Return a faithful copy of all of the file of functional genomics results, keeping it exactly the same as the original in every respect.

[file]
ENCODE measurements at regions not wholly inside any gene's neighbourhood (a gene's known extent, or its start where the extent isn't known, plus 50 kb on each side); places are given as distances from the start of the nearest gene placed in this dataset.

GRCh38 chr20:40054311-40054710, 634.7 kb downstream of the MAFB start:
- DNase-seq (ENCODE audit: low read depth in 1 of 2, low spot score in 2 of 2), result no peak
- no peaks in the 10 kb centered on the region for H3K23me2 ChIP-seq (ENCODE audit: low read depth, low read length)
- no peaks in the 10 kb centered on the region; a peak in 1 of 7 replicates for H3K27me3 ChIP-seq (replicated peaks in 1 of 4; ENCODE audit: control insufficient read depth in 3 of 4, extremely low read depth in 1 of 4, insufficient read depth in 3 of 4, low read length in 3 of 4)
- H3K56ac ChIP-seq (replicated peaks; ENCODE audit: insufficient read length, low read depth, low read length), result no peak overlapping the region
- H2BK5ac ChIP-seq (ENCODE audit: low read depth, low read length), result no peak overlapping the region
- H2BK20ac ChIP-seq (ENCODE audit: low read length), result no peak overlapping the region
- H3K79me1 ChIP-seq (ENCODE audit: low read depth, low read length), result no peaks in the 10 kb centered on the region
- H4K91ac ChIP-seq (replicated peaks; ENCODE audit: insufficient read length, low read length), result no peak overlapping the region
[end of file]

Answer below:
ENCODE measurements at regions not wholly inside any gene's neighbourhood (a gene's known extent, or its start where the extent isn't known, plus 50 kb on each side); places are given as distances from the start of the nearest gene placed in this dataset.

GRCh38 chr20:40054311-40054710, 634.7 kb downstream of the MAFB start:
- DNase-seq (ENCODE audit: low read depth in 1 of 2, low spot score in 2 of 2), result no peak
- no peaks in the 10 kb centered on the region for H3K23me2 ChIP-seq (ENCODE audit: low read depth, low read length)
- no peaks in the 10 kb centered on the region; a peak in 1 of 7 replicates for H3K27me3 ChIP-seq (replicated peaks in 1 of 4; ENCODE audit: control insufficient read depth in 3 of 4, extremely low read depth in 1 of 4, insufficient read depth in 3 of 4, low read length in 3 of 4)
- H3K56ac ChIP-seq (replicated peaks; ENCODE audit: insufficient read length, low read depth, low read length), result no peak overlapping the region
- H2BK5ac ChIP-seq (ENCODE audit: low read depth, low read length), result no peak overlapping the region
- H2BK20ac ChIP-seq (ENCODE audit: low read length), result no peak overlapping the region
- H3K79me1 ChIP-seq (ENCODE audit: low read depth, low read length), result no peaks in the 10 kb centered on the region
- H4K91ac ChIP-seq (replicated peaks; ENCODE audit: insufficient read length, low read length), result no peak overlapping the region